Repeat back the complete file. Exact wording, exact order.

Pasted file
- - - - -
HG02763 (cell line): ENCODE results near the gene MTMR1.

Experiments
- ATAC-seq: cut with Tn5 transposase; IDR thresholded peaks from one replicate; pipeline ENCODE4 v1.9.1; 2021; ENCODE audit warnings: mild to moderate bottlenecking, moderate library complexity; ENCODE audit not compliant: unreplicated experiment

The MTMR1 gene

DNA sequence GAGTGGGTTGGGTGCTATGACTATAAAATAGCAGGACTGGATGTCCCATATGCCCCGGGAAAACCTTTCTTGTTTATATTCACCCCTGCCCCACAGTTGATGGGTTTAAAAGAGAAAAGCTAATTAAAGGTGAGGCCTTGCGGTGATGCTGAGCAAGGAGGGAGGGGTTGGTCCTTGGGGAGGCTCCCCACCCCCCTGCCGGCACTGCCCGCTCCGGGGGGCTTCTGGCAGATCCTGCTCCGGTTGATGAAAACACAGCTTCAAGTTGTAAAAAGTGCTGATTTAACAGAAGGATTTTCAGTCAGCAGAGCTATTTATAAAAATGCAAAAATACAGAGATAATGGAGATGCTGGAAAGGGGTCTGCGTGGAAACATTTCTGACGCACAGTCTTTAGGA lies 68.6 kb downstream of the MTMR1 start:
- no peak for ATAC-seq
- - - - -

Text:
HG02763 (cell line): ENCODE results near the gene MTMR1.

Experiments
- ATAC-seq: cut with Tn5 transposase; IDR thresholded peaks from one replicate; pipeline ENCODE4 v1.9.1; 2021; ENCODE audit warnings: mild to moderate bottlenecking, moderate library complexity; ENCODE audit not compliant: unreplicated experiment

The MTMR1 gene

DNA sequence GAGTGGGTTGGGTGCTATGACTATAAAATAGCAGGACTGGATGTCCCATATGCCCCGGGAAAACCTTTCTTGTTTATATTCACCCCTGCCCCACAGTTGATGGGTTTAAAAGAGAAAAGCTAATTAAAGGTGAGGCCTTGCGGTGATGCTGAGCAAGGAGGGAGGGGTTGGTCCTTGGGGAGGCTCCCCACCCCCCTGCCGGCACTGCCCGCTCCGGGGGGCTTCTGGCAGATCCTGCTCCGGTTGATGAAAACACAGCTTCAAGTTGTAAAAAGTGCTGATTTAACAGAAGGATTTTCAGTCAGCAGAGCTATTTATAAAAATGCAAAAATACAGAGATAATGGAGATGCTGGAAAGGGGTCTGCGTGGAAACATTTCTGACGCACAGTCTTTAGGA lies 68.6 kb downstream of the MTMR1 start:
- no peak for ATAC-seq